Ahh, anonymous transactions. A refuge for criminals — and for those who would prefer prying eyes not see into their bank accounts. A tool with legitimate uses and illegitimate ones, much like many tools. Darkcoin is the premier anonymous coin, and it differs from the Bitcoin-based anonymity solutions in a few key ways that we’ll cover today. First, though, coin specs:
– X11 algorithm
– 22M coins at max
– 2.5min block time
– Developed by Evan Duffield and Kyle Hagan
– White Paper (published March 18th, 2014)
– BitcoinTalk Announcement
– Unique attribute: Masternode
– Accusations of instamine
Let me touch on that last point first. Here’s the thread that started off the accusations of instamining by the Darkcoin developers. Here’s the official response on the Darkcoin Wiki. I think the explanation provided makes sense, admits a mistake, and clears up misconceptions. In total, I do not view the instamine as a significant issue. Even if the developers still held the entire instamine — which is very obviously not the case, both because it would be shared by them and early miners and because much of it has been sold — I expect that they understand that dumping their coins for value now would be the equivalent of throwing away huge amounts of money. Darkcoin has a very real future ahead of it. Still, as is, the instamine situation is something investors should be aware of and wary of — do your own research, etc. It’s not enough to keep me away, though.
So, second point, what exactly is a masternode? To put it simply, a masternode is a built-in piece of the Darkcoin protocol that performs a function similar to that performed by Bitcoin mixing services. Masternodes obfuscate transaction inputs and outputs, creating the anonymity that is the primary feature of the coin. In order to run a masternode, you need to leave 1000 DRK in stasis. As a reward for doing so, you are paid a percentage of block rewards, making it a system similar to Proof-of-Stake — coin owners are paid for holding coins and using them to provide a service for the network. Masternodes are technically complex to create and secure appropriately, leaving them primarily owned by the sort of people we want securing our networks — mega-techies. Masternodes are a very cool piece of infrastructure — a clever twist on the PoW/PoS dilemma — and a game-theoretically inventive method of having the network pay for a valuable service while also helping to stabilize the price of the coin.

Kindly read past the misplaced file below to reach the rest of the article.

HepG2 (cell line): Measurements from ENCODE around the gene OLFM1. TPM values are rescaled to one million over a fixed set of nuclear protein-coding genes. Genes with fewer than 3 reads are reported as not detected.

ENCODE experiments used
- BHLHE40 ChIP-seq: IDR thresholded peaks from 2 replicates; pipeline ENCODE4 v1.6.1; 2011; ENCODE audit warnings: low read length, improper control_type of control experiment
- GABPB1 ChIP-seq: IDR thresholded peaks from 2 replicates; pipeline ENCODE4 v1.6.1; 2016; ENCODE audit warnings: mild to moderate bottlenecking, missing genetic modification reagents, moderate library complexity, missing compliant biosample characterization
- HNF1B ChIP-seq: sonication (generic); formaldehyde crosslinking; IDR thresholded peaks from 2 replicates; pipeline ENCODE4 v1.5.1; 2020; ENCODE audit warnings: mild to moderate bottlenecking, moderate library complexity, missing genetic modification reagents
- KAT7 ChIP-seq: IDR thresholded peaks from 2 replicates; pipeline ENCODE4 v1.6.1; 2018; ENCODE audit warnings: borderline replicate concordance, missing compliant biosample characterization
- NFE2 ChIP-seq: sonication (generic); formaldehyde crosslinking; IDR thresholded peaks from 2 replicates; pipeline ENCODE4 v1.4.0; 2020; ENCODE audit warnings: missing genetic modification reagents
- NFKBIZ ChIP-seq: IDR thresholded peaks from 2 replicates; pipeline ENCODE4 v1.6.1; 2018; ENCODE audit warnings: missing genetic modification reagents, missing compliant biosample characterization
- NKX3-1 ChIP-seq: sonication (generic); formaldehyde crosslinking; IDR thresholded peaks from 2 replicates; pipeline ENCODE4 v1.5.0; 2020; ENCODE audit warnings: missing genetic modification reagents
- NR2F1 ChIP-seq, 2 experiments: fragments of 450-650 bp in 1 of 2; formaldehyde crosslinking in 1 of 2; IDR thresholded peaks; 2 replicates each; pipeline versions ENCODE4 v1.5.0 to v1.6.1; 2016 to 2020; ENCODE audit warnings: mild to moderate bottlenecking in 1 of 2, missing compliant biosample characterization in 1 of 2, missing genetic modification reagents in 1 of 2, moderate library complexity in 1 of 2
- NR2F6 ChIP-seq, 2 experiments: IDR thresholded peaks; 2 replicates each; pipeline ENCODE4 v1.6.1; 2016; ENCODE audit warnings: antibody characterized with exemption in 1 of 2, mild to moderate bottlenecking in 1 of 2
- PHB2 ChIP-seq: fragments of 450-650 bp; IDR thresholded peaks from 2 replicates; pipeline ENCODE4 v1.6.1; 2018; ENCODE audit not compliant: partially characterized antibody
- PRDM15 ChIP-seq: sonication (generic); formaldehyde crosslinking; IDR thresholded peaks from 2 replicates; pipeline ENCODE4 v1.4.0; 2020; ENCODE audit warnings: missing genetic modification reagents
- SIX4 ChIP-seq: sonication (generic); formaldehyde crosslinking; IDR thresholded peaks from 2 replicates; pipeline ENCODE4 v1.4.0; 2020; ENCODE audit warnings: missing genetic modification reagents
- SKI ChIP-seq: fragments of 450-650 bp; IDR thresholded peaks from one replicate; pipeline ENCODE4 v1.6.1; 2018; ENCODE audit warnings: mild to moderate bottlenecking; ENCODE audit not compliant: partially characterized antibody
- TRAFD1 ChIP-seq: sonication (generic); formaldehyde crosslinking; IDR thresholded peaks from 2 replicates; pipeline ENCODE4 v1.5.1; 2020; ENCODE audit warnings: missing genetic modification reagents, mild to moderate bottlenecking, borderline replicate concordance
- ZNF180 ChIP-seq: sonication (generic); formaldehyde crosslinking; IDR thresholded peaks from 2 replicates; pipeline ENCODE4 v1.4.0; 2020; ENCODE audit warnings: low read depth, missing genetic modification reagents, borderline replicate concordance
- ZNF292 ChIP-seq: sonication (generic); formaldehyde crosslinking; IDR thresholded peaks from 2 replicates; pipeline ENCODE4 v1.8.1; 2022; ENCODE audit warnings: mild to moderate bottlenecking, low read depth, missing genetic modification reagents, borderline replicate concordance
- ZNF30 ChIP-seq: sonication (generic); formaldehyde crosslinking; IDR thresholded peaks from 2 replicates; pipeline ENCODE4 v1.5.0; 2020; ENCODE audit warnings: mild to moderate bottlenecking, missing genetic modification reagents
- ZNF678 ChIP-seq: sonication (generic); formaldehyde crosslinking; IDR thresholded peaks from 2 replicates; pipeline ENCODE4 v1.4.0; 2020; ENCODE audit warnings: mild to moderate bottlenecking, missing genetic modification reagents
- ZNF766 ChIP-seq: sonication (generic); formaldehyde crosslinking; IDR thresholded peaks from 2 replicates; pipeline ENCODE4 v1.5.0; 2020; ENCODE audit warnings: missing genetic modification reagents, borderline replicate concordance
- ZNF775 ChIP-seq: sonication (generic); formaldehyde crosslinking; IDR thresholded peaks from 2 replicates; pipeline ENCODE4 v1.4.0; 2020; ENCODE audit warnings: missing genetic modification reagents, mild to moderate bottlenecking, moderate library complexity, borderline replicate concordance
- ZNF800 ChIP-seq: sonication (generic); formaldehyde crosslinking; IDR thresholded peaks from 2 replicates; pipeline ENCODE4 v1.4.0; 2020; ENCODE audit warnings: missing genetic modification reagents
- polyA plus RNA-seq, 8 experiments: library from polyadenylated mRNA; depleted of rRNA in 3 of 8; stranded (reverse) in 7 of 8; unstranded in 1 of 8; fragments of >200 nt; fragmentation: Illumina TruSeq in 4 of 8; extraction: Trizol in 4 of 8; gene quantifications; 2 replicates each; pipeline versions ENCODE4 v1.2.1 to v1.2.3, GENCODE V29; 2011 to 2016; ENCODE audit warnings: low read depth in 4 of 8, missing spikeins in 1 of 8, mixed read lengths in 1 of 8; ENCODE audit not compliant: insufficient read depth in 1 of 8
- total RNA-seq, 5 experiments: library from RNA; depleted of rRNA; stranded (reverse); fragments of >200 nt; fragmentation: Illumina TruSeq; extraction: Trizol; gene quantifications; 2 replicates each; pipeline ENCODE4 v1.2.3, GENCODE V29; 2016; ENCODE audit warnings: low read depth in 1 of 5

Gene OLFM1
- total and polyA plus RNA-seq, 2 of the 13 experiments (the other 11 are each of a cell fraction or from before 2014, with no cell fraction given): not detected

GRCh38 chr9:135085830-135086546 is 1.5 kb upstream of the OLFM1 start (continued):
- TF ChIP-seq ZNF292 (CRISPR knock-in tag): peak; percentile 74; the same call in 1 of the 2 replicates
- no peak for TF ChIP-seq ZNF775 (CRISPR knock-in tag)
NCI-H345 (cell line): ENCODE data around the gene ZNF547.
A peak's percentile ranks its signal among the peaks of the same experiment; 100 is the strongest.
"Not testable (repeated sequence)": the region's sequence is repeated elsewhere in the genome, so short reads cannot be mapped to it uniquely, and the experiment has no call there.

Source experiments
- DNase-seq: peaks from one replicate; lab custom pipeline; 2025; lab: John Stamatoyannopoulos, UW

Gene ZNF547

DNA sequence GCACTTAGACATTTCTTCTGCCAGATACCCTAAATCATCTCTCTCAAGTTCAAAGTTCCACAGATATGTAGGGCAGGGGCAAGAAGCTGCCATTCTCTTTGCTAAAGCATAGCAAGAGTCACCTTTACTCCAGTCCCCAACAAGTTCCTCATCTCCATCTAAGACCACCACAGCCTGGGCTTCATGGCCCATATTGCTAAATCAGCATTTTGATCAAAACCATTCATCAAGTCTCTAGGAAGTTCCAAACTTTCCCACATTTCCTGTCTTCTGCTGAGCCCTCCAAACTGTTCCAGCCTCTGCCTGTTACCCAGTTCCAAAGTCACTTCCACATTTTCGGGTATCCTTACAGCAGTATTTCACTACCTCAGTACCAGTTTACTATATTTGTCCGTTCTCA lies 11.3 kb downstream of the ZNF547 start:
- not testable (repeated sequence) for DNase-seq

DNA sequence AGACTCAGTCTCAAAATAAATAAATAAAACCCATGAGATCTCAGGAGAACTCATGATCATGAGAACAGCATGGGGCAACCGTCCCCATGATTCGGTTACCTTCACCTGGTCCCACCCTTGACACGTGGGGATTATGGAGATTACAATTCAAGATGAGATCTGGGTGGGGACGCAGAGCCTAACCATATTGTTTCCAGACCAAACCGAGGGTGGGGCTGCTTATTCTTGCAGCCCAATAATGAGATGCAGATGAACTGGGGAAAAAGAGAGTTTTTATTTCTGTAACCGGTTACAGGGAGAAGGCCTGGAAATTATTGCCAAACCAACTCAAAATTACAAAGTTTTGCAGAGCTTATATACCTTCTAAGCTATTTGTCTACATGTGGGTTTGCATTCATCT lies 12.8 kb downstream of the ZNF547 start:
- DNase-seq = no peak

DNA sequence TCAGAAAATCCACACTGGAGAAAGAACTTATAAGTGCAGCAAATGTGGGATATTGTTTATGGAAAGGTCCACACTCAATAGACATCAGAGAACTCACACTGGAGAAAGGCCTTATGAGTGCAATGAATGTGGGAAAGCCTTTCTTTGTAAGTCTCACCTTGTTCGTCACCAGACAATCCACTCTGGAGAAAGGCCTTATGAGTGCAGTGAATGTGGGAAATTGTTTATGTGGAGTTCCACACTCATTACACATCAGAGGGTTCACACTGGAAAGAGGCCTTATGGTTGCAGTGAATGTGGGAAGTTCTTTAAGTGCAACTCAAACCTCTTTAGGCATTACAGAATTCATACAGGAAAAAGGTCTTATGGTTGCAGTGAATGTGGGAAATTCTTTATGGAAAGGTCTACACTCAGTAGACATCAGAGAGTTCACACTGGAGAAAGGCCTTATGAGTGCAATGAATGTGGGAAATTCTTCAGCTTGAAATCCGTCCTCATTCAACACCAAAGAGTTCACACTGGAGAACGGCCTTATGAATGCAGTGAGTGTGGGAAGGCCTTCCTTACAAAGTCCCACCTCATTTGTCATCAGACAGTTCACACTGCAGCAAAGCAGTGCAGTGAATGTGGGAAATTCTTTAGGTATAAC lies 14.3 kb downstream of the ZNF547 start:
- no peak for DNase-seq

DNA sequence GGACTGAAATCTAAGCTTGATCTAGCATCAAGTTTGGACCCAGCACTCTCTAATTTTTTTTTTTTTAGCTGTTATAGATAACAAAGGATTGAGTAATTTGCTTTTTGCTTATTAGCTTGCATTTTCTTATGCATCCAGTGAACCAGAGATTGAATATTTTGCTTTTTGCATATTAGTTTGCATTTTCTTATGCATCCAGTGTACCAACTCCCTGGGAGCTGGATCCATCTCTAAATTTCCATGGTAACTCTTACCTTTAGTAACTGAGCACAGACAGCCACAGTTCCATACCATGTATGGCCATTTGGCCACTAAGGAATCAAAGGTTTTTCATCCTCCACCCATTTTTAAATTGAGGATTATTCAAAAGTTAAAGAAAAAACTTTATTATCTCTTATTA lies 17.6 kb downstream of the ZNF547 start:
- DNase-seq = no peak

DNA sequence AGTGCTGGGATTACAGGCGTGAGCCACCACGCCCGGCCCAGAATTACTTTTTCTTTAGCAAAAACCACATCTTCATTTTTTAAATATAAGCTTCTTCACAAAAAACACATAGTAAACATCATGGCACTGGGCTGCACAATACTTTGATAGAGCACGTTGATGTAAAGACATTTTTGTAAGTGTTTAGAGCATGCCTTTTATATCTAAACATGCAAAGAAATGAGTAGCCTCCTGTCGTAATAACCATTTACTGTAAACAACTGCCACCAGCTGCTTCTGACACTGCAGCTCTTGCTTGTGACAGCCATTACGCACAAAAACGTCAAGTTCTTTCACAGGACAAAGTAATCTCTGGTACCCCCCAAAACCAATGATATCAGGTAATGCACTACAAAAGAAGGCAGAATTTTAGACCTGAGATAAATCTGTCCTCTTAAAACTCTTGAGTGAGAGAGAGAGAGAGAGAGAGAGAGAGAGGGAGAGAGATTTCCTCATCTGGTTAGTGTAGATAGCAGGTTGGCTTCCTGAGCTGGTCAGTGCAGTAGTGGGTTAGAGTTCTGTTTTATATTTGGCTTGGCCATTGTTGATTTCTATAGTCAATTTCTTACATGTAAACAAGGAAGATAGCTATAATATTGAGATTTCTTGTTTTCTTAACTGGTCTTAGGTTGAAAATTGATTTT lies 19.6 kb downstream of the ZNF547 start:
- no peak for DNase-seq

Third commonly asked question: Is Darkcoin actually technologically distinct from DarkWallet, the better-known Bitcoin anonymity solution? Does it do anything better?
If the answer to this were no, Darkcoin would be a pretty useless coin, wouldn’t it?
Luckily for Darkcoin investors (and developers), the answer is yes. Evan Duffield explains in this brief BitcoinTalk post the difference between the anonymity offered by Darkcoin and that offered by Darkwallet. In particular, his second point resonates very strongly with me — DarkWallet’s biggest problem is that it is seen as a tool only for criminals, for people who have something to hide. Without enough people using it, it may not sufficiently obfuscate transactions. Darkcoin’s advantage, then, is that the entire network is (by default) participating.